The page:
Was "Richard Short boy, Dover," who remained in 1695 one of the six or seven? Mercy, known to be one, was redeemed by Phips in 1690 and later came into perhaps greater danger, as described by Cotton Mather in a paper he named "A Brand pluck'd out of the Burning." (22) It relates that "Mercy Short had been taken Captive by our cruel and Bloody Indians in the East who at the same time horribly Butchered her father, her Mother her Brother her Sister and others of her Kindred and then carried her and three surviving Brothers with two Sisters from Nieuchewannic unto Canada; after which our Fleet Returning from Quebec to Boston, brought them with other prisoners that were then Redeemed. But altho she had then already Born the Yoke in her youth Yett God Almighty saw it Good for her to Bear more of that Yoke, before seventeen years of her Life had Rolled away."

       The poor girl, alone in Boston, became a servant, and in the Summer of 1692 she was "sent by her Mistress upon an Errand unto the prison and was asked by one of the Suspected Witches for a little Tobacco, and she affronted the Hag (t'was one Sarah Good since executed at Salem) by throwing an Handful of Shavings at her and saying That's Tobacco good enough for you Whereupon that Wretched Woman bestowed some ill words upon her and poor Mercy was taken with just such, or perhaps much worse Fits as those which held the Bewitched people then Tormented by Invisible Furies in the County of Essex."

       Thirty-eight pages of manuscript describe her tortures by the devil. Mather and his friends kept "Three Successive Dayes of Prayer with Fasting on her behalf and then saw her Delivered" on New Year's Eve. For this, there was solemn Thanksgiving. But after seven weeks her Tormentors returned; her Miseries were renewed and his neighbors being weary, Mr. Mather Alone in his study fasted and prayed -- and at last, she was "finally and forever delivered from the hands of evil Angels."


       RICHARD, JR., b. abt. 1660, s. of Richard and Judith (Smith).

       ELIZABETH, his wife, b. abt. 1653, according to her baptismal record, dau. of William and Elizabeth (Knight) Wentworth.

       In October the place was again attacked and posthaste a letter for help was sent to Dover; "Sirs: if ever you have any Love for us, and the Country now shew yourself with Men to help us . . . They that cannot fight let them pray."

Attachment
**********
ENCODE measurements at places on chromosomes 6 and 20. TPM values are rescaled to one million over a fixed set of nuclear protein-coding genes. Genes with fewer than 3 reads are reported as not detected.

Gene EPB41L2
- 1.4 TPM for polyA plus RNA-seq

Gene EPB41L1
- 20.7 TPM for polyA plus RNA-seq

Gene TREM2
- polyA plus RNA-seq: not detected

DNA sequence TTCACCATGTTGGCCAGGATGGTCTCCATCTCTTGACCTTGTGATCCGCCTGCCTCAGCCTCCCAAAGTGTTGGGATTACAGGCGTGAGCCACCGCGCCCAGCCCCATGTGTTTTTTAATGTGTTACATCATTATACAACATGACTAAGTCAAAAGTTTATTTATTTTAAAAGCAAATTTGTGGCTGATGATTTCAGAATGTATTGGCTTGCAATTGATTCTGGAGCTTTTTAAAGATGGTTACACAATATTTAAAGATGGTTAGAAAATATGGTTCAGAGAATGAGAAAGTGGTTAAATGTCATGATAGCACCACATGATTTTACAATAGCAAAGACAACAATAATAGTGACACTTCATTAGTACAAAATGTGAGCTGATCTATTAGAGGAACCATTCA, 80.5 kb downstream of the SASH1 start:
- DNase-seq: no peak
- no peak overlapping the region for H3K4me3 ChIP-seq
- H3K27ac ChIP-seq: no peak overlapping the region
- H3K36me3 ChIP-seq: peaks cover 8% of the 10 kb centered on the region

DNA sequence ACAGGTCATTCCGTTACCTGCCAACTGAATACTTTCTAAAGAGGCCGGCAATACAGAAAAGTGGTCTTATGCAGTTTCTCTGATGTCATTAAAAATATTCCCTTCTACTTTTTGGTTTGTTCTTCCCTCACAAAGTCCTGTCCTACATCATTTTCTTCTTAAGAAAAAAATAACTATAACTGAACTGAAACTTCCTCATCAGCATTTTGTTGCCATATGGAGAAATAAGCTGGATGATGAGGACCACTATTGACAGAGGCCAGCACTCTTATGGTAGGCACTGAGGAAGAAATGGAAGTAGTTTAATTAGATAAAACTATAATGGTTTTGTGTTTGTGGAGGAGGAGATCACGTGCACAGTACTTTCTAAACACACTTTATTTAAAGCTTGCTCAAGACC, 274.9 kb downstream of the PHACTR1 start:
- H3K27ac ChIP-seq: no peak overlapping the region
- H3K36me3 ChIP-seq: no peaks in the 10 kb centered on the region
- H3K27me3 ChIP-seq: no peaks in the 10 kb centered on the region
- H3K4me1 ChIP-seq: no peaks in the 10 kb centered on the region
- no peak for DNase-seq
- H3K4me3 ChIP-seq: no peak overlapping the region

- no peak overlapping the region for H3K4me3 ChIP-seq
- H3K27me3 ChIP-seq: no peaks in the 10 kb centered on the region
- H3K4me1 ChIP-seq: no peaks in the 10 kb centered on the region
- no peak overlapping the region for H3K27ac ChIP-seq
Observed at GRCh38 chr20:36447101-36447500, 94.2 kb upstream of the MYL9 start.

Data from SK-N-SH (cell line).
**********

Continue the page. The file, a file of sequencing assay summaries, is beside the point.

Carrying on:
Richard Tozier and one son were killed and the boy Richard, Jr., was captured, "but returned after some Months Restraint." (24) Lieut. Roger Plaisted who was killed in the attempt to rescue his friend's body was one of the signers of the above letter.

       Tradition gives two Canadian captivities to Richard and three to Elizabeth his wife. It is unlikely that he was carried so far away in 1675. We know that she was in 1690 and probably Richard, too, was in Canada. Elizabeth's father, William Wentworth, was the progenitor of all the distinguished men of the name in the country. He went from Exeter to Wells with the Rev. John Wheelwright, later returning to Dover. There, at the time of the attack, he was in Heard's garrison and awakened as the Indians were coming in "he pushed them out and falling back, pressed his feet against the gate and held it till the people were alarmed so that the women and children were saved." (25) Elizabeth was quickly converted and her baptismal record at Montreal gives much information. (26) "The same day September 8th 1693 was baptized sous condition and afterwards confirmed, an English woman of New England, named in her country Elizabeth which name was kept for her. This woman, born at Pescatoué about forty years since, of the marriage of Guillaume Wintworth Elder in the anglo-Calvinistic religion and of Elizabeth Kenaits, both native of old England and married first to Jaques Sharp, native of Kent in old England and second to Richard Tozer Protestant, was taken the 18th of March of the year 1690 by Monsieur Artel and has lived for two and a half years in the service of Monsieur Boucher, Seigneur of Boucherville. Her godfather was Monsieur Claude de Ramezay Ecuyer Governor of Trois Rivières. her godmother Damoiselle Jeanne Crevier wife of Monsieur Boucher